RIGA - More than 1,000 Latvian students rallied in Riga on May 5 to protest controversial cuts to the education sector.
Students from across Latvia marched from Dome Square in the Old Town to the Cabinet of Ministers building, where protesters sang songs and waved placards reading "Latvians 's the cheapest students in Europe" and "We don't ask a lot: Just education."
Marchers also stopped outside of the Education and Science Ministry on Valnu Street, where students laid books and flowers by its doors.
The demonstration, which remained peaceful throughout, attracted a heavy police presence.
In a show of solidarity for Latvia, a small delegation of international students was also in attendance.
Students are protesting against the government's decision to substantially cut funds for education, and have called for improvements to the higher education system in Latvia.
President of Latvijas Studentu Apvieniba (Students' Association of Latvia) Krists Avots told The Baltic Times the government's severe cuts posed a risk to education quality and standards in Latvia.
"This is quite a critical situation for the government and for universities... From what we can see these sorts of cuts means Latvia will produce fewer specialists; fewer students will have their social payments and another thing is that universities will have to search for alternative sources of financing," he said.
The association has delivered five key demands to the government mostly pertaining to increased social provisions for students.
These demands include reforms to the distribution of student stipends, the implementation of independent university advisory boards, and improvements in the student loan system and university administration bodies.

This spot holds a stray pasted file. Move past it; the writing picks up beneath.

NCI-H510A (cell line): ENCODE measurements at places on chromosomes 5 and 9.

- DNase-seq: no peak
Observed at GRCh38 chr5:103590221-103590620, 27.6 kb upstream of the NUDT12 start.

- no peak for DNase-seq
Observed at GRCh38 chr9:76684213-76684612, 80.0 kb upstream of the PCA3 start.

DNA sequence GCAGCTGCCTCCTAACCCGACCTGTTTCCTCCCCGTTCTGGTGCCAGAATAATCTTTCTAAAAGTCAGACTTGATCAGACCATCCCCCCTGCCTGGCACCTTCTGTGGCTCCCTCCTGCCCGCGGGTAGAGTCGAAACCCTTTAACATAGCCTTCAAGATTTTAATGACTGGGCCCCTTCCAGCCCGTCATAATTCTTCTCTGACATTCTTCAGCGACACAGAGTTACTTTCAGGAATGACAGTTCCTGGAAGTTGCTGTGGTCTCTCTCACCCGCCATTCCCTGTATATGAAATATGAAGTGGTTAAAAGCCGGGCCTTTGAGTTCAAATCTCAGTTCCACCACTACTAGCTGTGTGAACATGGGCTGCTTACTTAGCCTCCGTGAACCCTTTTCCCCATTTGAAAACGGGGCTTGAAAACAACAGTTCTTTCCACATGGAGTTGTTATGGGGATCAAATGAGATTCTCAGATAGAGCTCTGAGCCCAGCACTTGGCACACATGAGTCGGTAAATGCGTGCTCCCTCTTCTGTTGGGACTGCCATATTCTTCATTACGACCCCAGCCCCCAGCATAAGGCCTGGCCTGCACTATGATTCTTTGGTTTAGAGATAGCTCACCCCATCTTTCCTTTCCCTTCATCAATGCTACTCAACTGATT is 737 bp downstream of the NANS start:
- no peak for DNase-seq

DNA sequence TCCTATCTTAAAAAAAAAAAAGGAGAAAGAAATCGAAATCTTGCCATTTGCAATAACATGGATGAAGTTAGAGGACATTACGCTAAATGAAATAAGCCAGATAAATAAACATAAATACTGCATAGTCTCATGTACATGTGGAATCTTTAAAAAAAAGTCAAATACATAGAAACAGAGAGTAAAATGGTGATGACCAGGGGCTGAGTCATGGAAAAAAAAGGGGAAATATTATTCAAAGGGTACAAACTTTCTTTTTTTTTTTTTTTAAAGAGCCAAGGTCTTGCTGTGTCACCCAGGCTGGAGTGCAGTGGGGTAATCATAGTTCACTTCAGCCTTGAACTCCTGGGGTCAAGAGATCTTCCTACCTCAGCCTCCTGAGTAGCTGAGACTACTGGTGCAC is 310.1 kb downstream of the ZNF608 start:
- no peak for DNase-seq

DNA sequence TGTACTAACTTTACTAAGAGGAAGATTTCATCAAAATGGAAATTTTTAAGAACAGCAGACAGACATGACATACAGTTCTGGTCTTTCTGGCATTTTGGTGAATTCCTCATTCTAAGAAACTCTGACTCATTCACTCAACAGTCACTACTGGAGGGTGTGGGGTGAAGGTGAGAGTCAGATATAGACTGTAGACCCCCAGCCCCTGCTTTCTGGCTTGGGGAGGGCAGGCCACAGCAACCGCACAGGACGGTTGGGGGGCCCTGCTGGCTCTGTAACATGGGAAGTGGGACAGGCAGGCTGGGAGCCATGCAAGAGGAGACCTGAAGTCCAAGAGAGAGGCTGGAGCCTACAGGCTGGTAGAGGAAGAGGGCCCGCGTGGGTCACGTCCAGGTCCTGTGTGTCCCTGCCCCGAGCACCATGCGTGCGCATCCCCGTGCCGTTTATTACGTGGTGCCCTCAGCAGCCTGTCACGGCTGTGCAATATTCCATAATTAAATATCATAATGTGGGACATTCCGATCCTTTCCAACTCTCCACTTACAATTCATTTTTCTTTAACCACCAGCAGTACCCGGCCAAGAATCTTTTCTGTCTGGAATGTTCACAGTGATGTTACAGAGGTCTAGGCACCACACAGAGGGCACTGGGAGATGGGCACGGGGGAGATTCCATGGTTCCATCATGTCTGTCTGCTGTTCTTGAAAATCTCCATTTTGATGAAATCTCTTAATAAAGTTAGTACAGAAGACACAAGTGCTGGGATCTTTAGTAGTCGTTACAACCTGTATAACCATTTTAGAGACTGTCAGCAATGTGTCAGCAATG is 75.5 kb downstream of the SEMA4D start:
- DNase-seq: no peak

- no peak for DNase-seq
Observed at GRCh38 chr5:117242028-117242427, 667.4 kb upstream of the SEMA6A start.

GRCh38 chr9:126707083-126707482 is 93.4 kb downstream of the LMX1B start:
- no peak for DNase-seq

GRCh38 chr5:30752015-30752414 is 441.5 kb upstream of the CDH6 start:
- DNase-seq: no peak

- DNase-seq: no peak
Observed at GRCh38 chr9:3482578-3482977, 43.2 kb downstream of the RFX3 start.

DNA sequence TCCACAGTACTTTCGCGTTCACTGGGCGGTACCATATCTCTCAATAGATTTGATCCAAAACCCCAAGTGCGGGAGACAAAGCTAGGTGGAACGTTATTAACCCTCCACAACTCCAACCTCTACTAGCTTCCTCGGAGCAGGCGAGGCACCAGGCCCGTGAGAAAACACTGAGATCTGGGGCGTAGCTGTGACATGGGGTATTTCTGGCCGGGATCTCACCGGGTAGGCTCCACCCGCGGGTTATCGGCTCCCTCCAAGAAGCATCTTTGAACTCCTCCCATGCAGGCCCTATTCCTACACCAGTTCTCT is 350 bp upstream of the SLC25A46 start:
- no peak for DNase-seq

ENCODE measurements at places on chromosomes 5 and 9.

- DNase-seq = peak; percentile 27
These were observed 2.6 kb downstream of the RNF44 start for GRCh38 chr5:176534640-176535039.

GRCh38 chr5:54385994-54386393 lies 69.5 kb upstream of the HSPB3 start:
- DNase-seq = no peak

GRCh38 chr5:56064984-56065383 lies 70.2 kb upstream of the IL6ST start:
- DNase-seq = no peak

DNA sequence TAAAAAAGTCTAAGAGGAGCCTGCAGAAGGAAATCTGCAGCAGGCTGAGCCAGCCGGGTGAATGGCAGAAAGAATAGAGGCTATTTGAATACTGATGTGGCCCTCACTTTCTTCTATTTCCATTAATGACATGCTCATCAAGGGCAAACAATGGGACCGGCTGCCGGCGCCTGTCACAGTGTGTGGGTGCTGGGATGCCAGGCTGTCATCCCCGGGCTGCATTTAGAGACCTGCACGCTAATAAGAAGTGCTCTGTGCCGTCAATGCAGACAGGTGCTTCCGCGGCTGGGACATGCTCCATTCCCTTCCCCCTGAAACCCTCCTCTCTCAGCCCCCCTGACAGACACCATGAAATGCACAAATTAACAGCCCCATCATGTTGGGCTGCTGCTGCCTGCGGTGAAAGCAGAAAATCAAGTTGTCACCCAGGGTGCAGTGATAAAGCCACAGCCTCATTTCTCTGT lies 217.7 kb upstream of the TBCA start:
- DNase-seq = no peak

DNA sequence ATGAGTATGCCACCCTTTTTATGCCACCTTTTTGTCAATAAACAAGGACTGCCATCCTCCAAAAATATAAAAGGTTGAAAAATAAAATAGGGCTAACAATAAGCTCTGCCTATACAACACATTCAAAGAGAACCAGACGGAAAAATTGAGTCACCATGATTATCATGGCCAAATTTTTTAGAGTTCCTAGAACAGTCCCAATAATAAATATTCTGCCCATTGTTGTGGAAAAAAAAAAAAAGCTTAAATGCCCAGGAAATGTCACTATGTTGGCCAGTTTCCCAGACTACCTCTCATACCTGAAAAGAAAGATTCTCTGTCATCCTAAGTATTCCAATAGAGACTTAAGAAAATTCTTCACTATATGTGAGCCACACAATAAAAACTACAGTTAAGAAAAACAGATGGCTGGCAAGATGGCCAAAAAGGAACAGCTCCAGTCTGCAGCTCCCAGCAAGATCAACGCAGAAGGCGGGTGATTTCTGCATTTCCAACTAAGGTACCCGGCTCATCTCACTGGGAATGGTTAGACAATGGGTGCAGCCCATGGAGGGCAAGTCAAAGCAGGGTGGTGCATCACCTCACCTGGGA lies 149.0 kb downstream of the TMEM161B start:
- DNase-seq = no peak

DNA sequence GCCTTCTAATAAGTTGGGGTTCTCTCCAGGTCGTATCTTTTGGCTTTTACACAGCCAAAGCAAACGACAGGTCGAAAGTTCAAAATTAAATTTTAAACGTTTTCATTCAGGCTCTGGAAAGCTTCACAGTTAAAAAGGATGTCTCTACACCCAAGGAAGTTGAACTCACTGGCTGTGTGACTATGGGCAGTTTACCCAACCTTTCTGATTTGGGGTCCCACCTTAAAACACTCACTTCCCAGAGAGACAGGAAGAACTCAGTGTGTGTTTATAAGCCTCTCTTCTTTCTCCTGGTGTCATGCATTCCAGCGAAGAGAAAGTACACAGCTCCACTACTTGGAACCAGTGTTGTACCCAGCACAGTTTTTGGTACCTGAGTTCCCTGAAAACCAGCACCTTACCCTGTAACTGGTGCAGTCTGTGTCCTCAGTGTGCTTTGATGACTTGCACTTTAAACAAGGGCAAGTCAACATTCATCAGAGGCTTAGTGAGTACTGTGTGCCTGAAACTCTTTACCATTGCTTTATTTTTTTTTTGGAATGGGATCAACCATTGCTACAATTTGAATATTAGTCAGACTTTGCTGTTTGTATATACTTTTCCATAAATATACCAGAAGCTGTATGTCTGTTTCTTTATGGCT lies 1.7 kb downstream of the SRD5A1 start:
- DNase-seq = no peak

"Firstly this [protest action] shows that students can unite. We understand that there is limited budget, but we would like to see some structural reform to improve education quality," said Avots.
Last month student groups staged smaller protests outside the entrances to university campuses across the city where they crafted wooden bird boxes and baked potatoes atop barbecues.
The symbolic gestures were carried out to highlight the financial difficulties currently facing students, who are struggling to pay for basic living costs including rent and food while simultaneously trying to finance their studies.
This latest protest follows an April 2 demonstration which saw some 10,000 education and science workers take to the streets to demand better working conditions and protest against cuts in education spending.
Between 2,000 and 4,000 teachers stand to lose their jobs come Sept. 1 under radical cuts planned in the education sector.
Wide ranging government reforms in the education sector include closures and funding cuts to vocational schools, scientific institutions, state universities and colleges.
Public sector employees including teachers are also facing hefty wage cuts of between 20 and 40 percent.
The move comes as the government struggles to trim its ministerial budget in line with requirements of a 7.5 billion euro bailout package brokered by the International Monetary Fund (IMF) to help prop up Latvia's ailing economy.
The May 5 protest was the largest student-led protest since 2000 which followed the then government's plans to dramatically cut student stipends.